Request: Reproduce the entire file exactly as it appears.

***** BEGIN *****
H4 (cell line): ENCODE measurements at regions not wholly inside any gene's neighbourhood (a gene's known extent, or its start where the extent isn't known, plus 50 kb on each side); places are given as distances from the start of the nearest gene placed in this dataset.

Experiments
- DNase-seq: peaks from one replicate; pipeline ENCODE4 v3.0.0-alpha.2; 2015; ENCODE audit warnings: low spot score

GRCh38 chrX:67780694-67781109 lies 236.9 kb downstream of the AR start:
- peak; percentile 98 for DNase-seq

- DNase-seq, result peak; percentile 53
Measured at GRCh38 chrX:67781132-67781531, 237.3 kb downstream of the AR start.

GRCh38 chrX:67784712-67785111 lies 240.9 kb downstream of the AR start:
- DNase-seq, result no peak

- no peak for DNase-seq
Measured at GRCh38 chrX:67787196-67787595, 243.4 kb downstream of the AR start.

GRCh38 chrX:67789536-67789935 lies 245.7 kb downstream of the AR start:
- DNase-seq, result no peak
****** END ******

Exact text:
H4 (cell line): ENCODE measurements at regions not wholly inside any gene's neighbourhood (a gene's known extent, or its start where the extent isn't known, plus 50 kb on each side); places are given as distances from the start of the nearest gene placed in this dataset.

Experiments
- DNase-seq: peaks from one replicate; pipeline ENCODE4 v3.0.0-alpha.2; 2015; ENCODE audit warnings: low spot score

GRCh38 chrX:67780694-67781109 lies 236.9 kb downstream of the AR start:
- peak; percentile 98 for DNase-seq

- DNase-seq, result peak; percentile 53
Measured at GRCh38 chrX:67781132-67781531, 237.3 kb downstream of the AR start.

GRCh38 chrX:67784712-67785111 lies 240.9 kb downstream of the AR start:
- DNase-seq, result no peak

- no peak for DNase-seq
Measured at GRCh38 chrX:67787196-67787595, 243.4 kb downstream of the AR start.

GRCh38 chrX:67789536-67789935 lies 245.7 kb downstream of the AR start:
- DNase-seq, result no peak